Jacoby Hinton has a diverse background in education. In 2014, he graduated from College of Charleston with a Bachelor’s in Studio Art and Political Science. Post graduation Jacoby joined Teach For America and spent two years teaching High School and Middle School Science on the Standing Rock Reservation in McLaughlin, South Dakota. Jacoby then moved to San Jose to become the Founding Art Teacher at KIPP Heritage Academy. Jacoby’s diverse background in education has made him a hands on and project oriented educator. He believes that the best way to learn is by doing. Jacoby started working with NUMU in 2018. Additionally, Jacoby is an emerging artist and an avid painter. He believes in the Arts as an essential outlet for students.
Jerry Falek, master teacher and performing artist, has worked with children, teachers, and audiences of all ages for more than 40 years. His teaching programs blend a background in special education with wide-ranging experience as a storyteller, puppeteer, dancer, and clown. He is known for bringing uniquely crafted performances and residences to such places as Lucille Packard Children's Hospital and Soledad Prison, and to schools, libraries, and museums in Central California, Alaska, Cambodia, the Caribbean, and Germany. He is also an award-winning bread baker and basket maker. Mr. Falek has collaborated with NUMU since 2006.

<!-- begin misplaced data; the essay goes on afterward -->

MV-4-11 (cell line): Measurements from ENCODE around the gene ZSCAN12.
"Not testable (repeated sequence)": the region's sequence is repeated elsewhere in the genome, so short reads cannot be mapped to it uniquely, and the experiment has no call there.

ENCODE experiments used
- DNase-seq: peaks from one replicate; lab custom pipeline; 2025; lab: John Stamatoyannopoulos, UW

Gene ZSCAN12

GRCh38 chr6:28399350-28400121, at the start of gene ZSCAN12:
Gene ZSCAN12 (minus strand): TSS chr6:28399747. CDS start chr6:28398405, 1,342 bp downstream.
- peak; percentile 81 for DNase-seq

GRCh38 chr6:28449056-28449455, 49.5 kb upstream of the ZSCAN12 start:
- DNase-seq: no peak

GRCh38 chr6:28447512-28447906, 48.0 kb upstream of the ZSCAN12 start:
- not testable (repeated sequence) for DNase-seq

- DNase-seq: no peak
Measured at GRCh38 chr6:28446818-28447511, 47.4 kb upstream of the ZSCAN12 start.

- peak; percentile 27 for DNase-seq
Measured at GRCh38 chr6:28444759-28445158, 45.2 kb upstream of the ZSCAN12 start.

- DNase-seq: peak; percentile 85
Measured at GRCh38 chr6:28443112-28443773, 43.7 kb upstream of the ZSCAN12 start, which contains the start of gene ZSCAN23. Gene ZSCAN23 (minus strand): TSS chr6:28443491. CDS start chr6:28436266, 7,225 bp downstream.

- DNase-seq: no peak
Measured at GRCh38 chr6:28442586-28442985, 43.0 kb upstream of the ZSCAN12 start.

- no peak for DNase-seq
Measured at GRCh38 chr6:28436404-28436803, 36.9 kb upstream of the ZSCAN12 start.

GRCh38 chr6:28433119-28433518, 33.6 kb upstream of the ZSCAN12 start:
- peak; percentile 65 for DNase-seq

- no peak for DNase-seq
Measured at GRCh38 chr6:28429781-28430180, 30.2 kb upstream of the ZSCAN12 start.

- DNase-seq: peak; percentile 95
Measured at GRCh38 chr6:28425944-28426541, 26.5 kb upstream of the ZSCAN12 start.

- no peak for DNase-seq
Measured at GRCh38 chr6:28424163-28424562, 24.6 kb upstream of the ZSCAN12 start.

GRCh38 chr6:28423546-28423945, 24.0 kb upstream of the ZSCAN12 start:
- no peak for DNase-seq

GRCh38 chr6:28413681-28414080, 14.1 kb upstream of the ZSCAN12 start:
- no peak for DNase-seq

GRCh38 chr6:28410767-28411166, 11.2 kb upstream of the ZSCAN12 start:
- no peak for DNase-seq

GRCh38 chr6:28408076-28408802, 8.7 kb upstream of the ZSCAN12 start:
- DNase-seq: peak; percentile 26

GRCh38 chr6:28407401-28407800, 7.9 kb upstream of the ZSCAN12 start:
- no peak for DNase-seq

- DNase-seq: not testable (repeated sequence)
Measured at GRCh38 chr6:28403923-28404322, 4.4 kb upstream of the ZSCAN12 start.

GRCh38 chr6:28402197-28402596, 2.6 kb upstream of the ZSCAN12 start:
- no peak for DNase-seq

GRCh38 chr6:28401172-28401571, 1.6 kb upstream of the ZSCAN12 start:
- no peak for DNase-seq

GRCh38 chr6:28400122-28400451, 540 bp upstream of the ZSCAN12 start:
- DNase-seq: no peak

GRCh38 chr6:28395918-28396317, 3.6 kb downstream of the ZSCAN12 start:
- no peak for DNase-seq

Shay Barnett is the MakerSpace Coordinator at New Museum Los Gatos. She graduated from University of California, Santa Cruz with a Bachelors in English Language Literature. She completed a foundation diploma course in Illustration at the University of the Arts London, Camberwell. Since 2015, Shay has created/co-created different programs to teach art and history at a variety of organizations in the Bay Area, from Abilities United Art Program in Palo Alto to the Winchester Mystery House in San Jose. Shay has experience working with a wide range of ages and developmental needs, from preschoolers to adults with developmental disabilities as well as workshops for adults.
For Megumi, storytelling is a universe where we express ourselves creatively, explore and learn "difficult" topics with ease and often humor, and listen and connect deeply with one another. She grew up in Japan and the United States with a Japanese mom, a white dad from Los Angeles, three brothers and a sister. It was a rich and turbulent life sometimes with intercultural communication, perspective, and celebration of diversity, and oftentimes not. Megumi loves NUMU, where visual art and culture intersect with an appreciation for storytelling and children's social-emotional learning. When not at NUMU, she facilitates personal storytelling classes for incarcerated men and leads parenting classes locally.